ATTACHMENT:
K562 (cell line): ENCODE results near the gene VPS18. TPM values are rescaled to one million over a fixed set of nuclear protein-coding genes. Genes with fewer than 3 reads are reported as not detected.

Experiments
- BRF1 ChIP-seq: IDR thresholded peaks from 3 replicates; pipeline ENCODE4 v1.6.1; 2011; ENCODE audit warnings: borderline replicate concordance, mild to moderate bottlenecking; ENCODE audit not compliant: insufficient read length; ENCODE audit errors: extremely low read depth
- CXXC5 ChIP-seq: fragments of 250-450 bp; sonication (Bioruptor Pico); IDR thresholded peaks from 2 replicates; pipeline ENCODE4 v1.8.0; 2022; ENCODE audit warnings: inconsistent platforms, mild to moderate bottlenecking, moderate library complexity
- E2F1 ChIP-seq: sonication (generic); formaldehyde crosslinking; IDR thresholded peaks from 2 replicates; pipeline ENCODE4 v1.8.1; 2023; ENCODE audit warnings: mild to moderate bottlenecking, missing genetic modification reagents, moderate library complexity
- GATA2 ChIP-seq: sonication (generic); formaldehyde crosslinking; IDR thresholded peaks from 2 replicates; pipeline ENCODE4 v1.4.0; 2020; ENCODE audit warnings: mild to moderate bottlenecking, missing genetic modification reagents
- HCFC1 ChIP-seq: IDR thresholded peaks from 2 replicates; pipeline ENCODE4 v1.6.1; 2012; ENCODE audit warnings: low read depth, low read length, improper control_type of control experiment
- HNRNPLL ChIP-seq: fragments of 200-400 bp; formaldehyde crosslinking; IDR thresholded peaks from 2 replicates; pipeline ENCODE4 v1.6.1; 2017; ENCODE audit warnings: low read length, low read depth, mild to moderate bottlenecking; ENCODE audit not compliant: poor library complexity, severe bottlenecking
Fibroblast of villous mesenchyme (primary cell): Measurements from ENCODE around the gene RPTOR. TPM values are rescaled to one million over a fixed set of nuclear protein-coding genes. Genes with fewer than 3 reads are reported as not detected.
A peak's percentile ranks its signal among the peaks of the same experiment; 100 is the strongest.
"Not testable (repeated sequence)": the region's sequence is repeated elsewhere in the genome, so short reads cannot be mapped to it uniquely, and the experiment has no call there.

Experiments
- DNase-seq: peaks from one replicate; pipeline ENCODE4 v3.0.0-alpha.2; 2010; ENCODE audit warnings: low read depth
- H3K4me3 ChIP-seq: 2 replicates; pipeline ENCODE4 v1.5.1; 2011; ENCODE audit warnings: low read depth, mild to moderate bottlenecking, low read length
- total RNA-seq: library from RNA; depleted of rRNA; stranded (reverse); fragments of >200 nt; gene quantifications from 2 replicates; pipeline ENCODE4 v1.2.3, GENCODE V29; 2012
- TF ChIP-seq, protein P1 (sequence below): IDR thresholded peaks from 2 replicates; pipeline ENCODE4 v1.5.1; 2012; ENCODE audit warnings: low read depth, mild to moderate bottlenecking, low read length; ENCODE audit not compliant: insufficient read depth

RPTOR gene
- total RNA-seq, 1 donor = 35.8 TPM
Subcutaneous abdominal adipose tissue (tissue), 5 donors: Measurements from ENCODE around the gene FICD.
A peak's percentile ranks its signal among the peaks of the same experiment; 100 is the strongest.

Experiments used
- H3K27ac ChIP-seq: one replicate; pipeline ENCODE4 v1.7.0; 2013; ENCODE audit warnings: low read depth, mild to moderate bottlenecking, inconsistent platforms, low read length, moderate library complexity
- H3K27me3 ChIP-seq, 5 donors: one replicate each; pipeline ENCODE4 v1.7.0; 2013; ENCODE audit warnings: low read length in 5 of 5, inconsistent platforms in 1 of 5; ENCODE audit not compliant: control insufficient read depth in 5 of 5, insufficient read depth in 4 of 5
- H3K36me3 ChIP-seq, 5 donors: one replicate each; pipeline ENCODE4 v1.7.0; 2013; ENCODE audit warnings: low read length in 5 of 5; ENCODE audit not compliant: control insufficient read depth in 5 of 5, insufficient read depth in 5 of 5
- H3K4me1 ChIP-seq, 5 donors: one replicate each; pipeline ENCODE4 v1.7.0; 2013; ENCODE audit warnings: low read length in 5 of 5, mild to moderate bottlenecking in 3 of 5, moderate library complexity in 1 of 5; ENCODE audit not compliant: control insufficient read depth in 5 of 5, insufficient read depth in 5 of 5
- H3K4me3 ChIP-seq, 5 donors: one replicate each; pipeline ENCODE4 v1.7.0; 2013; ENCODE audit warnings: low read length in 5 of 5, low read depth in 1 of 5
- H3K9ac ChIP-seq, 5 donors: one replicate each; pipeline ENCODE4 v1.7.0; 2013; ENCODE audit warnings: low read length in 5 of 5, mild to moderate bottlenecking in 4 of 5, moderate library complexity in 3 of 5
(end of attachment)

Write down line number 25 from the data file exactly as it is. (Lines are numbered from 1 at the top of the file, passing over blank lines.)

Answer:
- H3K4me1 ChIP-seq, 5 donors: one replicate each; pipeline ENCODE4 v1.7.0; 2013; ENCODE audit warnings: low read length in 5 of 5, mild to moderate bottlenecking in 3 of 5, moderate library complexity in 1 of 5; ENCODE audit not compliant: control insufficient read depth in 5 of 5, insufficient read depth in 5 of 5